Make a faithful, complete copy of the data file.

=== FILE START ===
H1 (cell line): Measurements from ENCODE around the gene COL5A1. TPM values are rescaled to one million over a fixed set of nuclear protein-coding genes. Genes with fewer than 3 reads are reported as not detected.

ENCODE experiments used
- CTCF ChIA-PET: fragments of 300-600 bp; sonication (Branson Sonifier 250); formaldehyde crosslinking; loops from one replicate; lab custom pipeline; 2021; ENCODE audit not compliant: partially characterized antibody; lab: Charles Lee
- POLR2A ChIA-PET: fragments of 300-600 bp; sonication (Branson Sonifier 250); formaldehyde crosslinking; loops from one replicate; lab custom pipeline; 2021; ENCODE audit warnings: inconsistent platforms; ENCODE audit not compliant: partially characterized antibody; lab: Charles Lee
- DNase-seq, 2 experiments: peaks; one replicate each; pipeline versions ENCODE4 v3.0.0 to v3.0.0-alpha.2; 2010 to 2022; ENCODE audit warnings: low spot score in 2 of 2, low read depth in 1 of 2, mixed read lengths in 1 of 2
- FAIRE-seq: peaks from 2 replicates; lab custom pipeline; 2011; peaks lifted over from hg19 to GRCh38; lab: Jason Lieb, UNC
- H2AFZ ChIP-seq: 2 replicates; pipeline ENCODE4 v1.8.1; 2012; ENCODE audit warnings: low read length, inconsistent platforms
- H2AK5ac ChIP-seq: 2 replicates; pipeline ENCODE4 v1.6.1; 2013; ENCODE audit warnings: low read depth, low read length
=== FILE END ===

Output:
H1 (cell line): Measurements from ENCODE around the gene COL5A1. TPM values are rescaled to one million over a fixed set of nuclear protein-coding genes. Genes with fewer than 3 reads are reported as not detected.

ENCODE experiments used
- CTCF ChIA-PET: fragments of 300-600 bp; sonication (Branson Sonifier 250); formaldehyde crosslinking; loops from one replicate; lab custom pipeline; 2021; ENCODE audit not compliant: partially characterized antibody; lab: Charles Lee
- POLR2A ChIA-PET: fragments of 300-600 bp; sonication (Branson Sonifier 250); formaldehyde crosslinking; loops from one replicate; lab custom pipeline; 2021; ENCODE audit warnings: inconsistent platforms; ENCODE audit not compliant: partially characterized antibody; lab: Charles Lee
- DNase-seq, 2 experiments: peaks; one replicate each; pipeline versions ENCODE4 v3.0.0 to v3.0.0-alpha.2; 2010 to 2022; ENCODE audit warnings: low spot score in 2 of 2, low read depth in 1 of 2, mixed read lengths in 1 of 2
- FAIRE-seq: peaks from 2 replicates; lab custom pipeline; 2011; peaks lifted over from hg19 to GRCh38; lab: Jason Lieb, UNC
- H2AFZ ChIP-seq: 2 replicates; pipeline ENCODE4 v1.8.1; 2012; ENCODE audit warnings: low read length, inconsistent platforms
- H2AK5ac ChIP-seq: 2 replicates; pipeline ENCODE4 v1.6.1; 2013; ENCODE audit warnings: low read depth, low read length